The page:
In The Loop: The Spin Doctor as Hero

2009 August 4
by Zachary McCune

Armando Ianucci’s “In the Loop” might just be the best movie I’ve seen this summer. In it, a bumbling British minister steps out of his parties line on war, claiming “war is unforseable” and subsequently embroils the United States and Britain in Operation Iraqi Freedom. Like a Butterfly Effect for global politics, “In the Loop” weaves a satire around the power of political misquoting and media spin in the 21st century. The star of the show is undoubtedly Malcolm Tucker (Peter Capaldi) who is never caught without a witty string of curses to put down even the most accomplished American generals and British Politicians. He is the thread that binds the film together, joyous connecting all of the political episodes beneath his attempt to keep the media’s attention on the right subject. Legend has it that his character is based on Alistair Campbell, a British Spin Doctor for Tony Blair.

The Spin Doctor as Hero

What can we say about a political film whose star is a spin doctor? If we consider a study of political cinema through protagonists, we quickly recognize a certain homogeny. Political films often center of political figures (i.e. Costas-Gavras “Z”) a maligned people (Pontecorvo’s “Battle of Algiers”) or a avenging figure of the left (such as in Spider’s Strategem). There are more, but all of these films can be reduced to individuals whose involvement in political reality seems direct and inalienable. They are in the cross-hairs of historical experience, not in the second world of media representation of politics and history. Even when journalists are presented as the protagonists of political cinema (as in The Passenger) they always have to escape the newsroom- their beat is the reality of politics in practice.

It is impossible then not to read Malcom Tucker as a sign of the 21st century’s political reality. In this day and age, power lies not in experience, but in representation. Tucker is a master of controlling the media and thus the comprehension of reality by society at large. He does this by intimating political figures into following the “party line.” While he claims that this service is done of behalf of the Prime Minister’s agenda, we never see Tony Blair, so Tucker seems to act alone. Appropriately, he is an avatar of an unrepresented political power, which is percisely how he employs the politicians around him, manuevering them so that they speak for him.

Revising British History

Simon Foster, the British Minister who first illicits Malcolm’s ire for claiming that “war is unforeseeable,” seems to represent a revisionist history of Britain’s involvement in the Iraq War. “In the Loop” was produced in 2008, and is situated in a political reality that views the entire Iraq War as a mistake, at best, a mistake that was foisted on the Brits by war-hawk American tendencies. Foster is the avatar of this revisionist history, a victim of his own naivete and nonchalance. He is pigeon-holed as a war-monger for a statement on national radio, sent to Washington to talk about the possibility of war, and ultimately positioned to be a major sponsor of the decision to go to war. At this point, Foster balks, claiming he wants no such thing, allowing some vindication of peaceable British interests before the war, and absolving something of the British view of the war, as his partial absolvement places the blame more strongly on the American politicians.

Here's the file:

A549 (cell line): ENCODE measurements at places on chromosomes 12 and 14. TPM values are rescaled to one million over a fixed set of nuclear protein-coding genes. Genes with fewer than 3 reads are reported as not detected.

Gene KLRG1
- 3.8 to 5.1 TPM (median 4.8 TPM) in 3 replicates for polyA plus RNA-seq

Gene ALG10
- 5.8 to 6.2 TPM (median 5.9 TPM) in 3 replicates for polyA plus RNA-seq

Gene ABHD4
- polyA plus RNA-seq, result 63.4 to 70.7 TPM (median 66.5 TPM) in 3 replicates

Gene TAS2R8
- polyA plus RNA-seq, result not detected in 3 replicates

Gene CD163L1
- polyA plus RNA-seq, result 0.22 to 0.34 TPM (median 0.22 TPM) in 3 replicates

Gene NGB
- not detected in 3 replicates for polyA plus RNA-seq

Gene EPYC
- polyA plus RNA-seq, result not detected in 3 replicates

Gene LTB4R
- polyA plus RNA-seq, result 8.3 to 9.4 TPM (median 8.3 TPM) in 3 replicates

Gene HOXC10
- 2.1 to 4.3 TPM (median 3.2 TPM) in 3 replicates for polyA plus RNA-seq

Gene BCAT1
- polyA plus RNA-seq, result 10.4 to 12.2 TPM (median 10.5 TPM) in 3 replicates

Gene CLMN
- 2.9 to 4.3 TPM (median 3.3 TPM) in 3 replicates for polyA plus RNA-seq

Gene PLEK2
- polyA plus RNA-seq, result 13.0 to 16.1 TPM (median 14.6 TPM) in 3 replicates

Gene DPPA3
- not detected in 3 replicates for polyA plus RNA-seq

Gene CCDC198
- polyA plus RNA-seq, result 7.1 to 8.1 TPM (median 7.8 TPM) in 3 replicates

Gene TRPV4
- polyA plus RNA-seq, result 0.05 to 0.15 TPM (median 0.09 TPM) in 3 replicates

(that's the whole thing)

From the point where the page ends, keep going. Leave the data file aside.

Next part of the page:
American Politics, The Villainous Side of the Atlantic

Only one character in this film appears highly recognizable to Americans, this is the character of Linton Barwick, an American secretary who holds secret meetings to prepare for war with top Pentagon officials. This character is almost surely a sketch of Donald Rumsfeld, whose war-hawkish tendencies and penchant for the secretive recieve scathing political treatment here.


In all, “In The Loop” is a fun, potent political comedy, that reminds us why humor also needs a place in the world of cinematically adapting politics. For with the humor of the “In The Loop,” one finds himself laughing at the whole nightmare of a world where politicians and media pundits spin out of control towards war, but the laughing always ends with the realization that this joke is from an accident called recent history.

Further Notes

I got to see “In the Loop” as a perk for reviewing films at the Newport International Film Festival this year. The film was offered as the Festival Opening night film, and included an discussion after the film with Mimi Kennedy, who plays a peace-oriented American politician in the film. She had a lot to say about the film’s politicality, saying that it represented a direct commentary on the Bush years and the idiocy of general foreign policy work in the states.

I think this film should be required viewing for DC interns. I am making my brother, who will be working in the DC this fall, go see it this week. In the film, interns are routinely shown to be the real “brains” behind American politics.

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